Sunday Sermon for October 10, 2021, the Twenty-eighth Sunday in Ordinary Time, Year B

Readings: Wis 7:7-11; Heb 4:12-13; Mk 10:17-30

In the Gospel reading today we hear about a young man who came to our Lord asking what he needed to do to inherit eternal life.  Our Lord tells him he needs to follow the commandments.  When the young man answers that he has followed the commandments from his youth, our Lord looks upon him with love.  In so doing, Jesus calls the young man to a greater holiness and invites the man to follow Him.

There was only one catch to following our Lord: the young man had to give up everything.  Because of his material possessions, the man went away sad.  Think about this: the man had the opportunity to be a disciple, possibly even an apostle of our Lord, but his possessions were more important to him than Jesus. 

Clearly, this young man was a very good and virtuous man who lived the commandments and desired eternal life.  We can assume from the context of what was spoken by our Lord that this man would be able to go to Heaven.  However, as a reward for his goodness, Jesus was giving the young man a chance to achieve great holiness.  The man chose basic holiness and goodness over profound holiness and true greatness.

I suspect we all know people who have a huge potential, but due to choices they made, that potential was never realized.  Now we must look at ourselves.  I do not think anyone would be reading this if he or she was not generally a good person.  However, like the young man in the Gospel, God may be calling us to something even greater.  Perhaps He is calling us to union with Him, spiritual perfection, and heroic holiness. 

The problem in a materialistic society like ours is that money and material possessions mean more to us than the Lord.  We would be very quick to object to this, but then I challenge each of us to decide today to follow the Lord, regardless of what He might ask.  He may want some people to be wealthy so they can help others.  He may ask us to walk away from everything to follow Him.  Of course, if you are married, He is not going to ask you to join a monastery, but as we see in the Gospel, the Apostles, some of whom were married men, had to leave everything to follow Jesus.  This does not mean they divorced and left their families, but that the cost of their discipleship was immense and they had to be willing to shoulder the burden.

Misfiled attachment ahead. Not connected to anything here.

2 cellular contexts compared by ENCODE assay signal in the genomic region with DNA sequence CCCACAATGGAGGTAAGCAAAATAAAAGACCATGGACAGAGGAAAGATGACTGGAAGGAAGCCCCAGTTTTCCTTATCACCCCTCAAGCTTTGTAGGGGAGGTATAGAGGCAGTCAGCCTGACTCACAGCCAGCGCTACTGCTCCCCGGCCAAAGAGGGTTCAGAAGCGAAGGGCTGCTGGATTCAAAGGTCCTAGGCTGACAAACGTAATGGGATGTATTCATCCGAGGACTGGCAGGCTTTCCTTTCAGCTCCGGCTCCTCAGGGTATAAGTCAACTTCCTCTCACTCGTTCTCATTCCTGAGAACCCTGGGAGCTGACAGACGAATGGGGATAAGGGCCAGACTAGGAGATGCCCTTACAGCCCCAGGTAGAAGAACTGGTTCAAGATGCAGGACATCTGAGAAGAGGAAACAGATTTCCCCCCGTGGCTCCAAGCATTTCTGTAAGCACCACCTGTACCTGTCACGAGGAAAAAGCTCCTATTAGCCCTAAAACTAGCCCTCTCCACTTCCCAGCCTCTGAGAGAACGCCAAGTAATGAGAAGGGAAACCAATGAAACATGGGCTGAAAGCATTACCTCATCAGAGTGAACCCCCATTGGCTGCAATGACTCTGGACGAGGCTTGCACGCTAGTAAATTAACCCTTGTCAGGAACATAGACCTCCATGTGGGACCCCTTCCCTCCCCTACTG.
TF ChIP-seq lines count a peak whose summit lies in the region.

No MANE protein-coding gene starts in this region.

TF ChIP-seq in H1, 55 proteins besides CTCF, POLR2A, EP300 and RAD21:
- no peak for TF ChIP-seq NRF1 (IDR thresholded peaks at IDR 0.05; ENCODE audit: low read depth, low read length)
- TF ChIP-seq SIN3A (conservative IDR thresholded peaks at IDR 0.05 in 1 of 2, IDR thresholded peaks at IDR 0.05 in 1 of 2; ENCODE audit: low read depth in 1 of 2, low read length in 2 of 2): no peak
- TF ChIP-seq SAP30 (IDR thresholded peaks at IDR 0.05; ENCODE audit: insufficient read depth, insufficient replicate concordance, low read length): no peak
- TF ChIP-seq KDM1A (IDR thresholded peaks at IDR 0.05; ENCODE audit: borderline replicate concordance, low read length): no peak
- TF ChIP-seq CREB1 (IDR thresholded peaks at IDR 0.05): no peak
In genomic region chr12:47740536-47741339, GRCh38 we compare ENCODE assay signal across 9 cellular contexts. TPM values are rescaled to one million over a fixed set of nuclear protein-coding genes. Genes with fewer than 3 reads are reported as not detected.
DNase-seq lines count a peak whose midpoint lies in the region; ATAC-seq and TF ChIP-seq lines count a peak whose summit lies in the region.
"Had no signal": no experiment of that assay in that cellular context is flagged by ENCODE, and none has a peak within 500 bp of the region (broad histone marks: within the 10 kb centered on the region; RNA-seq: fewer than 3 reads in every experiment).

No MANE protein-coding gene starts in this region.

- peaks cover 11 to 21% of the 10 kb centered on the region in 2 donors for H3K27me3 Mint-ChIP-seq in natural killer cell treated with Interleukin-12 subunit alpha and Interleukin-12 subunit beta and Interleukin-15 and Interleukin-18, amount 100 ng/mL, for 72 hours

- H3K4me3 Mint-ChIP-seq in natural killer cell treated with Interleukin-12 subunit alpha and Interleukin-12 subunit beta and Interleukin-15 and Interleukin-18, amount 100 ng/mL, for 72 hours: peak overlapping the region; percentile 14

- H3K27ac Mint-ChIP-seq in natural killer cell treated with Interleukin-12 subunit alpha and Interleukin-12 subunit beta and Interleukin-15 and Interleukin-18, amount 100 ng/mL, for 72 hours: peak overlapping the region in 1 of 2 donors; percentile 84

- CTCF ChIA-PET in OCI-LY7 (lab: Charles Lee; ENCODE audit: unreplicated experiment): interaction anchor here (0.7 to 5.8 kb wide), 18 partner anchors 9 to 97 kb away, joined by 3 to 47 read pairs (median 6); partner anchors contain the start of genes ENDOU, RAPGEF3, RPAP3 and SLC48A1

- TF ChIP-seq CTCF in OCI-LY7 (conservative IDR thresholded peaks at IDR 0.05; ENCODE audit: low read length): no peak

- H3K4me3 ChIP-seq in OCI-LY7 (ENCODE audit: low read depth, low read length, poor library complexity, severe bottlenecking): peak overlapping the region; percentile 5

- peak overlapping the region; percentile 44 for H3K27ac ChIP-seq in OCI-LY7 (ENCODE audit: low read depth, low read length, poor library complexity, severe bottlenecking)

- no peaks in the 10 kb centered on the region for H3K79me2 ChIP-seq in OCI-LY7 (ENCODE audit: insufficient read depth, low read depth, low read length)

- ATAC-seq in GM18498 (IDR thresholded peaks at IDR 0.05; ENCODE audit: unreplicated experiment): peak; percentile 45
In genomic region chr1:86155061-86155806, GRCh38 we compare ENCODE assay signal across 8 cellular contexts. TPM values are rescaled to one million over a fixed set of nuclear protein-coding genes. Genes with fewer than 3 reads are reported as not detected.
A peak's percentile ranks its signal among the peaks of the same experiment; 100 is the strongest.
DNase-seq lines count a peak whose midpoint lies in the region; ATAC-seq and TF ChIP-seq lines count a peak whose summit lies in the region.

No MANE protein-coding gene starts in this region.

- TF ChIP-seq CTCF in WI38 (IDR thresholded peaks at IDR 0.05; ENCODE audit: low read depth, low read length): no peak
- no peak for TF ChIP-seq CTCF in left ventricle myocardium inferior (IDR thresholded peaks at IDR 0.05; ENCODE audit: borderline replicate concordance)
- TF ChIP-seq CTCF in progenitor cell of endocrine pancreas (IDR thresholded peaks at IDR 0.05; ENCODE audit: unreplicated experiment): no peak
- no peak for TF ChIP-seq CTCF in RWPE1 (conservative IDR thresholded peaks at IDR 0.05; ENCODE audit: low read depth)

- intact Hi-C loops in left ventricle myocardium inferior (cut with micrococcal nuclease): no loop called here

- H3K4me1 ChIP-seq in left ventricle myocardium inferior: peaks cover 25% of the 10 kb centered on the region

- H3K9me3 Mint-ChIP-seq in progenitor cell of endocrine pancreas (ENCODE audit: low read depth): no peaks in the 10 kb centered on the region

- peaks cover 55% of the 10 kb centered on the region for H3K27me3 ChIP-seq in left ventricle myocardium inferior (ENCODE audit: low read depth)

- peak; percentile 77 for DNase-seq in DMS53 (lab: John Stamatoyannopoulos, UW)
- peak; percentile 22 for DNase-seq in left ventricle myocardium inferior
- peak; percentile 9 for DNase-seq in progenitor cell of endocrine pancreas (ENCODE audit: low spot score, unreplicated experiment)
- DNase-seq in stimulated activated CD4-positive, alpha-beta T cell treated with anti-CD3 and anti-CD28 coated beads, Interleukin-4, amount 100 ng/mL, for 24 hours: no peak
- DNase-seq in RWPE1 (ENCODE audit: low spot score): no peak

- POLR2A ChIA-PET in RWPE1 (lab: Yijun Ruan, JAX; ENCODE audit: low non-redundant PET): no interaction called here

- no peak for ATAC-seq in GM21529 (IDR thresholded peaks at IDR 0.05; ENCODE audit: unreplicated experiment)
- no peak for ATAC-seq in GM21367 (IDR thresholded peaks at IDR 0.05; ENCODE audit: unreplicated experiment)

If you find yourself waffling at all right now, please consider the first reading that tells us Wisdom is to be preferred over everything.  Compared to Wisdom, silver is accounted mire and gold is nothing but a little sand.  The writer of the Book of Wisdom tells us we need to choose Wisdom rather than light.  St. Paul tells us Jesus is the Wisdom of God. 

If we truly choose our Lord, that is, if we choose to enter into a real and deep relationship with Him, if we choose to love Him, if we choose to seek Him first and above all else, then He is gong to work in our lives to conform us to Himself.  Not only is He the Wisdom of God, but He is the Word of God that is “living and effective, sharper than any two-edged sword, penetrating even between soul and spirit, joints and marrow, and able to discern reflections and thoughts of the heart.”  Nothing is concealed from Him, so we must be serious about our choice and we must pursue it wholeheartedly. 

As it was with the young man in the Gospel, if we are doing well and living good lives, He will call us to something deeper.  However, like the young man in the Gospel, we have a free will and we can reject the Lord’s invitation.  He will never force us to do anything, so we can even begin on this path to spiritual perfection, then abandon that path and go back to basic goodness.  That choice is ours.

God is all in all.  That means, as the author of the Book of Wisdom learned, “all good things together came to me in her company.”  If we are holding on to anything, no matter how small, we cannot possess everything by possessing the Lord.  But if we give up everything to follow Him, we will receive a hundredfold as He promised.  In truth, we receive far more than a hundredfold because we receive Him Who is all.  So, with your whole heart seek Him Who seeks you with His whole heart.  In leaving behind a few finite belongings, you will receive Him Who is infinite love and goodness Itself—and eternal life!

Fr. Altier’s column appears regularly in The Wanderer, a national Catholic weekly published in St. Paul, Minn. For information about subscribing to The Wanderer, please visit